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Compensation fund for climate change impacts: study explores fund architecture

06/10/2013 - International climate policy is increasingly aware of the need of compensation for “loss and damage associated with the adverse effects of climate change”, as it has been put in the final text of the recent world climate summit in Doha, Qatar. However, a practical mechanism is missing. Now scientists outline options for a voluntary, international compensation fund with specialized, independent climate courts to elucidate how damages should be actually compensated. The purpose of the fund is to compensate those who experience anthropogenic climate impacts in a structured way.
Compensation fund for climate change impacts: study explores fund  architecture

Damaged crop field. (Photo: Thinkstock)

“Funding the fund would demonstrate credible commitment to climate policy and justifies payment for adaptation. It also replaces charity by a more predictable compensation mechanism,” says Detlef Sprinz, a political scientist at the Potsdam-Institute for Climate Impact Research and lead-author of the study now published in Weather, Climate and Society. “The fund’s architecture is set up to be applicable to all countries on Earth. However, mitigation is the central action variable to reduce one’s contribution to the fund, so the suggested mechanism would provide additional incentives to reduce emissions.”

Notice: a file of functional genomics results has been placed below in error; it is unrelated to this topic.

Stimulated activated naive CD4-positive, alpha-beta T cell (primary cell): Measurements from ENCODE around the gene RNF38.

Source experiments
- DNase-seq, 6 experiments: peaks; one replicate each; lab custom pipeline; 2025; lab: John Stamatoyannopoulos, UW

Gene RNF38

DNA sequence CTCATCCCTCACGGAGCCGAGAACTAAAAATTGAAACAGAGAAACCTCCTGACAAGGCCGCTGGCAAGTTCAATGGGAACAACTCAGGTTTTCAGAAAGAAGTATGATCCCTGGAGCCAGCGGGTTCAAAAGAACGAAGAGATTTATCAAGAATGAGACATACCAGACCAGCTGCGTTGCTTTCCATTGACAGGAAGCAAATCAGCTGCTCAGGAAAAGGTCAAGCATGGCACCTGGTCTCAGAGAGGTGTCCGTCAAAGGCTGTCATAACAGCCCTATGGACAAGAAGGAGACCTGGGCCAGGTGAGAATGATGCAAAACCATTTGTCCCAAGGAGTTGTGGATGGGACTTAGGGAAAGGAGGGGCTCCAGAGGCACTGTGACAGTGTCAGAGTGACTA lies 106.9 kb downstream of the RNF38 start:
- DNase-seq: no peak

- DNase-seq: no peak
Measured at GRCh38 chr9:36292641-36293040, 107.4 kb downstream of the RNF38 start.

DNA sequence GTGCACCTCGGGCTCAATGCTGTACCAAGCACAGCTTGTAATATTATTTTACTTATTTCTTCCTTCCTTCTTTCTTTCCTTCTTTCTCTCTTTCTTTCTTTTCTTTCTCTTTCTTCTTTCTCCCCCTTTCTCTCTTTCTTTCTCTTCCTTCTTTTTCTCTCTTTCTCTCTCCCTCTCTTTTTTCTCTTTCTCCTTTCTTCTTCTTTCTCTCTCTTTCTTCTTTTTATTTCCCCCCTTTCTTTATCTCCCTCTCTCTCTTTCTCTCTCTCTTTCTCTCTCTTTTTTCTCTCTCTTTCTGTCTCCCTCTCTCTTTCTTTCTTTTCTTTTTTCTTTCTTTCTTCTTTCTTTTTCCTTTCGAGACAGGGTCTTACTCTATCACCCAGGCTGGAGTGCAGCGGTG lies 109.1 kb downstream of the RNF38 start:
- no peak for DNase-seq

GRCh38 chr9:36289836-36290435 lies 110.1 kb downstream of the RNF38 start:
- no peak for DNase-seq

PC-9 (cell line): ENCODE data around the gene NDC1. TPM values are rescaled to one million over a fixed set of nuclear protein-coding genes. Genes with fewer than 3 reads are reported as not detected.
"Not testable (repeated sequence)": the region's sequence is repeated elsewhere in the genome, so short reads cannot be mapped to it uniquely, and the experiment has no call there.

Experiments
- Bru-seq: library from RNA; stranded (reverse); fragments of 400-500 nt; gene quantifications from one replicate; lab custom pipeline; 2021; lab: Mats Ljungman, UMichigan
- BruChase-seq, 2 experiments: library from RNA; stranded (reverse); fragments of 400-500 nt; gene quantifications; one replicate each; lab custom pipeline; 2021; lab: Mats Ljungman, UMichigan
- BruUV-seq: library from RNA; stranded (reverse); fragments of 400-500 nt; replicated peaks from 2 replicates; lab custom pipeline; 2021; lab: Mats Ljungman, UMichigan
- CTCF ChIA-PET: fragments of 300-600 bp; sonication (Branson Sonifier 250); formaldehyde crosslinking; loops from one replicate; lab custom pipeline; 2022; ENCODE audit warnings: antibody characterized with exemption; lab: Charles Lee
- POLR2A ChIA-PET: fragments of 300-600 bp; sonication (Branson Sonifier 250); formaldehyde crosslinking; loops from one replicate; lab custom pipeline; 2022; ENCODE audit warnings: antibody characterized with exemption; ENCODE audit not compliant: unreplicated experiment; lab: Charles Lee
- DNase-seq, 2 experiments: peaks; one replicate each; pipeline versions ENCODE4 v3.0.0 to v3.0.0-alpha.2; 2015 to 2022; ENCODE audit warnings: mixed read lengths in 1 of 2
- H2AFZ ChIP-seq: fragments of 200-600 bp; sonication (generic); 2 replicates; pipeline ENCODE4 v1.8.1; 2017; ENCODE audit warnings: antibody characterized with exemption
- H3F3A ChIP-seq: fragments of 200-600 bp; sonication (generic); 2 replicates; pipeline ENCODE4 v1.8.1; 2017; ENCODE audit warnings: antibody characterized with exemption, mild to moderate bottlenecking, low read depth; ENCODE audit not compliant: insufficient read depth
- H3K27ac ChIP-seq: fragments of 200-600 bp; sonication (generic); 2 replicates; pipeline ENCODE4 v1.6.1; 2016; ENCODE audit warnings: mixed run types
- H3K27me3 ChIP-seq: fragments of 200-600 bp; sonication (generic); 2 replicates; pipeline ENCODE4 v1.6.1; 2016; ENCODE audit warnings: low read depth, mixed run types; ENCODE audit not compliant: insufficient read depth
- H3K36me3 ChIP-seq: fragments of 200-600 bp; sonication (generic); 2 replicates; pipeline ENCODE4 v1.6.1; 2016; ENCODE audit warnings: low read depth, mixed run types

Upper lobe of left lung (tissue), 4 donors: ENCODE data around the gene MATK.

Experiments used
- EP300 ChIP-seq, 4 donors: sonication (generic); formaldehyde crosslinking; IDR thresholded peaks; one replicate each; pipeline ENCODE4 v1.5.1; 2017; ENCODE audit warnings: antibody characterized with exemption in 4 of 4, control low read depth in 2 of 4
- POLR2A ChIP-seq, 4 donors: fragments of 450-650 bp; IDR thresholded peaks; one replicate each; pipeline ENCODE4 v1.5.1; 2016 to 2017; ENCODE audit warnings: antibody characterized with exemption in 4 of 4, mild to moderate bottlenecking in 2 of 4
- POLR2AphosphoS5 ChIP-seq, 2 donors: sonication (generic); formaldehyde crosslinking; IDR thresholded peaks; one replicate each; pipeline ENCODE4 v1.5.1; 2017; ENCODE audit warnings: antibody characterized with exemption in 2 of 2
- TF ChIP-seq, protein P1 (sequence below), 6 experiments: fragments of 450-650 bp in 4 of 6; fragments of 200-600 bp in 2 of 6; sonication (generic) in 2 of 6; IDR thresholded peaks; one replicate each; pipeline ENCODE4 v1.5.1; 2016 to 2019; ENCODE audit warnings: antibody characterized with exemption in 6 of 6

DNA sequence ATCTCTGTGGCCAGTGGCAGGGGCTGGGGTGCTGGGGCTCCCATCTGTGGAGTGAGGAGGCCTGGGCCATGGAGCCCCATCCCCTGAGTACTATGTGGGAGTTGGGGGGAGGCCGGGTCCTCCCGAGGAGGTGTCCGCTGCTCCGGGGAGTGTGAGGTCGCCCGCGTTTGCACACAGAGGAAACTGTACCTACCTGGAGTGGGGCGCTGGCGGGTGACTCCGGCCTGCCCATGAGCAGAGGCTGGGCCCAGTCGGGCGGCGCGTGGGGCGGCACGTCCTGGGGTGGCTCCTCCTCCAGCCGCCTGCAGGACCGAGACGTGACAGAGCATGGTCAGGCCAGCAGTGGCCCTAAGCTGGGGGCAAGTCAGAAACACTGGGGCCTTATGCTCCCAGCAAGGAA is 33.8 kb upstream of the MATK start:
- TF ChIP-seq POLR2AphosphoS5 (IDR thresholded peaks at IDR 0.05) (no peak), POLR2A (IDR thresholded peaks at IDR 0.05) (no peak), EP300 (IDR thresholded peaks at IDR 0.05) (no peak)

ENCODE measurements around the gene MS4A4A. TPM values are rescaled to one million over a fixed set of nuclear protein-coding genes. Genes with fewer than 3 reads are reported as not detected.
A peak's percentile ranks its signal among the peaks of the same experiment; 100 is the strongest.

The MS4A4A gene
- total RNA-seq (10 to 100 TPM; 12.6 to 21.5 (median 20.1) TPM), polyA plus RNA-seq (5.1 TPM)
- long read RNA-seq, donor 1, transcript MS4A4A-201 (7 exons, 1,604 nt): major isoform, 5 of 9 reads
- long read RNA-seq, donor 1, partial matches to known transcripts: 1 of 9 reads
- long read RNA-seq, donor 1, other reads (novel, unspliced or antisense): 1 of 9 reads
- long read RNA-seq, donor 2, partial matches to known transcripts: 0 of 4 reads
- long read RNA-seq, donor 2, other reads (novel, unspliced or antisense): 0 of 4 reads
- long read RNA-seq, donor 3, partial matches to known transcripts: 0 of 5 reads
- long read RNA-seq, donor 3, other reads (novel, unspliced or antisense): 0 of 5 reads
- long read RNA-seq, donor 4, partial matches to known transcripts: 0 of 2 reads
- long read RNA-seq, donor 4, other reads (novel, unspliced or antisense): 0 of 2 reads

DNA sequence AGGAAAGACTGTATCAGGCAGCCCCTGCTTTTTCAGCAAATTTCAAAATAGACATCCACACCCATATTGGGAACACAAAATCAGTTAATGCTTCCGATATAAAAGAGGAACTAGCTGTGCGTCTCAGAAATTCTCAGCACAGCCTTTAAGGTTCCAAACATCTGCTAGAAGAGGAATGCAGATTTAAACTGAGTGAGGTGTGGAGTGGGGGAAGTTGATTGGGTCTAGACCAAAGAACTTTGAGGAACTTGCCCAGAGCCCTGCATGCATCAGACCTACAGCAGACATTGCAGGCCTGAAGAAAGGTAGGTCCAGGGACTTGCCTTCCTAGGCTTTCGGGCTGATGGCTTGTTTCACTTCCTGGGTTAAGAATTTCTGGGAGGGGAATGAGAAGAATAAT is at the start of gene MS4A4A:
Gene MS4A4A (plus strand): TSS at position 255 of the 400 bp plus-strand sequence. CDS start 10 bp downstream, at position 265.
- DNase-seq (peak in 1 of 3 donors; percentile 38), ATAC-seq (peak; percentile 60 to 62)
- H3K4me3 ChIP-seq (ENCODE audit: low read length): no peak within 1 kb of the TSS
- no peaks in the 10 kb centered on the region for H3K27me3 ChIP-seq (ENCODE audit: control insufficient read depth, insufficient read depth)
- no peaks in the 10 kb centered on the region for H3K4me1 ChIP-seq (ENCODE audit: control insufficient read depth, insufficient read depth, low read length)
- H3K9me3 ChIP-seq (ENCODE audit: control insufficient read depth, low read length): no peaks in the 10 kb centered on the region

Contributions to a compensation fund could follow a double proportionality to limit its exploitation, the authors suggest. Members would have to pay in proportion to their past greenhouse-gas emissions, and the fund compensates the share of emissions that members are collectively responsible for.

"Our ideas matter both in the legal scholarly and the political realm," says co-author Steffen von Bünau, consultant to the World Bank Group. They have been discussed, for instance, by Bangladesh and Germanwatch. The concept builds on earlier proposals within the framework of the UNFCCC, for example the Brazilian approach to the allocation of liability. “The need to fill an institutional gap is quite obvious," von Bünau explains. "Loss and damage are an ever more pressing issue, and as the debate moves beyond theory, practical solutions such as designing effective judicial mechanisms become relevant."

 

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